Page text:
(St. Rosario Multipurpose Cooperative, Philippines)
In 2008, 10 female members of a multi-purpose cooperative with a membership of about 1,600 in Valenzuela, which is located in the suburbs of Manila, Philippines, started to make rosaries out of plastic beads. A rosary is a chain of beads with a cross at the center. Catholics use rosaries, grasping them around their wrists when they pray. Those 10 female members used to make rosaries only for themselves, not to sell.
One day, the chairperson of the cooperative said, “Why don’t we make our hand-made rosaries the identity of our cooperative? If we could make rosaries out of paper beads, not plastic beads, by recycling old magazines and calendars, that would be good for the environment, reducing the amount of garbage in the community.” The cooperative provided some financial support for the group of 10 women, and they began to make paper beads out of old magazines and calendars, having participated in a technical training program provided by the Valenzuela municipal government. Gradually, the cooperative began to be known as a paper beads rosary cooperative.
As of February 2012, twenty women were engaged in paper beads production. They collect old magazines and calendars from their neighbors. The old magazines and calendars are free. The women select slightly thicker paper, not thin paper, from the old magazines and calendars. They put a ruler on the paper, and cut it into a long slip starting a little wide and gradually narrowing by the other end. They roll it from the wider to the narrower side.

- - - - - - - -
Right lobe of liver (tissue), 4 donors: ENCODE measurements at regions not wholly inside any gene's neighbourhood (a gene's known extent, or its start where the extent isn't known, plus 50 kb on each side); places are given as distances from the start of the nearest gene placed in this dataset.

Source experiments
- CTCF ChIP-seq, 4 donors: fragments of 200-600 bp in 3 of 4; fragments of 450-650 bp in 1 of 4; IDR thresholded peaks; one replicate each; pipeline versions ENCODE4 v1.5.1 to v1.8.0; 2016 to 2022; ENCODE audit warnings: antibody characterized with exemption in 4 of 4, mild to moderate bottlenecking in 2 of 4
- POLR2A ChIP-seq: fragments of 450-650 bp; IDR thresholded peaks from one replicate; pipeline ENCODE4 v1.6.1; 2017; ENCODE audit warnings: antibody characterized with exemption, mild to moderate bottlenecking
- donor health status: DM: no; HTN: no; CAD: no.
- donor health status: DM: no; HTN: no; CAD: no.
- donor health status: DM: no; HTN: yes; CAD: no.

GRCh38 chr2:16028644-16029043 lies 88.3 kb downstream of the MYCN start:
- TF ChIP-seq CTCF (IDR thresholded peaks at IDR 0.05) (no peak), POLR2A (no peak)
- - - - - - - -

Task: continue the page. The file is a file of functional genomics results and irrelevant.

Most women make paper beads at home. After making paper beads, they connect the beads with a thread. They bring the connected ones to the cooperative, where they soak the beads in varnish and dry them under the sun. The members choose various beads made of other material that the cooperative has bought in bulk, and take them back home with varnished paper beads to create accessories, combining both paper and other beads in an attractive manner.
They make curtains and accessories such as necklaces, bracelets, and earrings. They design the accessories by themselves, pondering how to combine paper beads with other material for accent. All are very beautiful! We should not say that they are recycling old magazines and calendars. They raise the level of value of old magazines and calendars, and produce high-quality products by recycling old paper. We should call it “upcycling.”
They buy packaging materials from other groups that are making gift boxes and bags. They are all made of plant materials. The cooperative women are satisfied, and other group members are also satisfied. This is a win-win relationship, maintaining effective business links.
“We are empowered with old papers!”